Inflammatory bowel disease (IBD) is a disorder of the digestive tract that results in chronic inflammation. Ulcerative colitis and Crohn’s disease are the two most common forms of IBD. Ulcerative colitis specifically affects the colon and rectum while Crohn’s disease inflames all areas of the gastrointestinal tract. While a direct cause is not known, inflammatory bowel disease is thought to be a result of an abnormal immune response that causes the immune system to attack the digestive track.

Signs & Symptoms

  • Diarrhea
  • Unexplained weight loss
  • Loss of appetite
  • Blood in stool
  • Fever
  • Fatigue
  • Abdominal pain and cramping
  • Lack of childhood development

While one’s stress and diet may not be directly causing inflammation, lifestyle changes can help to relieve symptoms. Avoid dairy products and other problematic foods to see how they affect your flare-ups. Additionally, while fiber is known to help with bowel issues, it could behaving an adverse effect. Drink plenty of water and experiment with more frequent smaller meals.

Risk Factors

  • Age: Most patients are diagnosed with inflammatory bowel disease before the age of 30.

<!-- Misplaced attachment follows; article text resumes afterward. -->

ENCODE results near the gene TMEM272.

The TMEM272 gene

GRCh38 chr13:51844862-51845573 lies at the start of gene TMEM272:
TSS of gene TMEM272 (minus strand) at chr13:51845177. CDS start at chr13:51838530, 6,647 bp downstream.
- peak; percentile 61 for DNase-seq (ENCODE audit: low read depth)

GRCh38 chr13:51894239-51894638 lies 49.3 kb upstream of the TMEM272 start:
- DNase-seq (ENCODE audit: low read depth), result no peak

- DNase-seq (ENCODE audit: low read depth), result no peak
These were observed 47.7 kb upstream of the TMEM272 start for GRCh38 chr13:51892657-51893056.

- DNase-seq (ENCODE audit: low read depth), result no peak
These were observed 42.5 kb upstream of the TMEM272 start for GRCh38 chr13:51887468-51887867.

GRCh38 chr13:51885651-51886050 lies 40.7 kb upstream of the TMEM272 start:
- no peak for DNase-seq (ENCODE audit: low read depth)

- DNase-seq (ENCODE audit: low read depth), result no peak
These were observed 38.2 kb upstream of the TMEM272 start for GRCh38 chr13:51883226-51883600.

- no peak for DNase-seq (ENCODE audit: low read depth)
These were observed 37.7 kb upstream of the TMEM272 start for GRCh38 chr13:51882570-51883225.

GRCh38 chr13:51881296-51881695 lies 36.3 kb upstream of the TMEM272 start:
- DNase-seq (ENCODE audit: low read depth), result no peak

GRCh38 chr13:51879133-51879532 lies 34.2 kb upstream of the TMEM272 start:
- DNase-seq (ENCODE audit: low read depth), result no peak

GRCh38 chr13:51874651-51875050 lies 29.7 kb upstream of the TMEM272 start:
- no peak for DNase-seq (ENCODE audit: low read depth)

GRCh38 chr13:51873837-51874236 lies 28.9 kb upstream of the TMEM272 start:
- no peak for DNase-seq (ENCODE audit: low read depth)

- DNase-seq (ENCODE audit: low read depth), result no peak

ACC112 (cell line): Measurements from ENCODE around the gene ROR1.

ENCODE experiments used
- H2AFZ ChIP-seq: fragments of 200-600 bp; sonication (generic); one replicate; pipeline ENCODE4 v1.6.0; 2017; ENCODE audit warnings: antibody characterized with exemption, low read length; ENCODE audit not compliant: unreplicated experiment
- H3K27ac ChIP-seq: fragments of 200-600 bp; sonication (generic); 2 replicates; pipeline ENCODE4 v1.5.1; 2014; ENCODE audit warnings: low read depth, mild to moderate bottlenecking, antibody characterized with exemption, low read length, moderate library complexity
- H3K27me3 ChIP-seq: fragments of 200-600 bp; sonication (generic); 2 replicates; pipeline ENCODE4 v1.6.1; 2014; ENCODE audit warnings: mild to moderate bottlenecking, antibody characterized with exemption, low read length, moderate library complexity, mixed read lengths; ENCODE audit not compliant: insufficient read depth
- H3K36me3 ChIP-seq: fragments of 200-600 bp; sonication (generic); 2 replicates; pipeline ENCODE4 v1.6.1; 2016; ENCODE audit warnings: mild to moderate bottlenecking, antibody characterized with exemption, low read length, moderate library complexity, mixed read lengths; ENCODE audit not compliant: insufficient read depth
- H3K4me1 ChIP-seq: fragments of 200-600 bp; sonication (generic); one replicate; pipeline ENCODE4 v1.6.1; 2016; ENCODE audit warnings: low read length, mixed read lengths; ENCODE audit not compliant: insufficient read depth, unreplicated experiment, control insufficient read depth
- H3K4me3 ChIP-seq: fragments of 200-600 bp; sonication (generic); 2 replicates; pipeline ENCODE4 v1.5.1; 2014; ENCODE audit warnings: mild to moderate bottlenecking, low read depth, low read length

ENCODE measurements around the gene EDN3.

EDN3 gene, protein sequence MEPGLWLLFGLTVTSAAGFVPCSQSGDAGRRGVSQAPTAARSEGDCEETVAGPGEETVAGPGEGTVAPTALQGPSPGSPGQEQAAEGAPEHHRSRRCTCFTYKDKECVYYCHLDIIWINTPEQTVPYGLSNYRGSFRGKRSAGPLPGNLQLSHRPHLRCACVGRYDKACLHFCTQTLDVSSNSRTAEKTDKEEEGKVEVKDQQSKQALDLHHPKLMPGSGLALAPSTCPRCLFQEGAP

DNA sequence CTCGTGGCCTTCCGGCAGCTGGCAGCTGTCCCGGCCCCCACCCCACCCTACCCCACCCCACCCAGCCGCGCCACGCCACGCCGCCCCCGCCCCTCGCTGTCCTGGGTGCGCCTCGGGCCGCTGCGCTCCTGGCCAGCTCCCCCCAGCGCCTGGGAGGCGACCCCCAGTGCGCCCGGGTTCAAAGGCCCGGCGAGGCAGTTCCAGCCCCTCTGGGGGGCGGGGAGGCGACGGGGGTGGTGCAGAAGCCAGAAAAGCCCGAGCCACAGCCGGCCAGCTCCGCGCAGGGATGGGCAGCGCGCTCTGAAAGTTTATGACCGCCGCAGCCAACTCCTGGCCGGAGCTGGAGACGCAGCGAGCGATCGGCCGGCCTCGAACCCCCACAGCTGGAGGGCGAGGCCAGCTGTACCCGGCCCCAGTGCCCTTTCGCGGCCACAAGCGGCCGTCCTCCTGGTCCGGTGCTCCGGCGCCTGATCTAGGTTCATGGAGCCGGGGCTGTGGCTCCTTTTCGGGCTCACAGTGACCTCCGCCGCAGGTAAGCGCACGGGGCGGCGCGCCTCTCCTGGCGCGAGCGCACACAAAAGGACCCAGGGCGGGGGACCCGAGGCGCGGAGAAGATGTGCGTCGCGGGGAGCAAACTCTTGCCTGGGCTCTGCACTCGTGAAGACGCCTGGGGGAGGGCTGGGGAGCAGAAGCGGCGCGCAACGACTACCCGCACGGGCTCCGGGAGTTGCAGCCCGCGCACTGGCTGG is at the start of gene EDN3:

• Race & Ethnicity: Caucasians and those of Ashkenazi Jewish decent are at the most risk for inflammatory bowel disease.
  • Family History: Those with a first-degree relative who have suffered from IBD are more likely to develop it themselves.
  • Cigarette Smoking: IBD is most common among smokers.
  • Medications: Anti-inflammatory medicines such as ibuprofen, Advil and Aleve have been known to aggravate IBD.
  • Environment: The disease tends to affect those who live in more urbanized and developed areas as well as northern climates.

Patients who are experiencing signs of IBD or know that they are at an increased risk for developing it should take preventive measures by routinely checking in with a healthcare professional. Having IBD increases your risk for colon cancer and blood clots.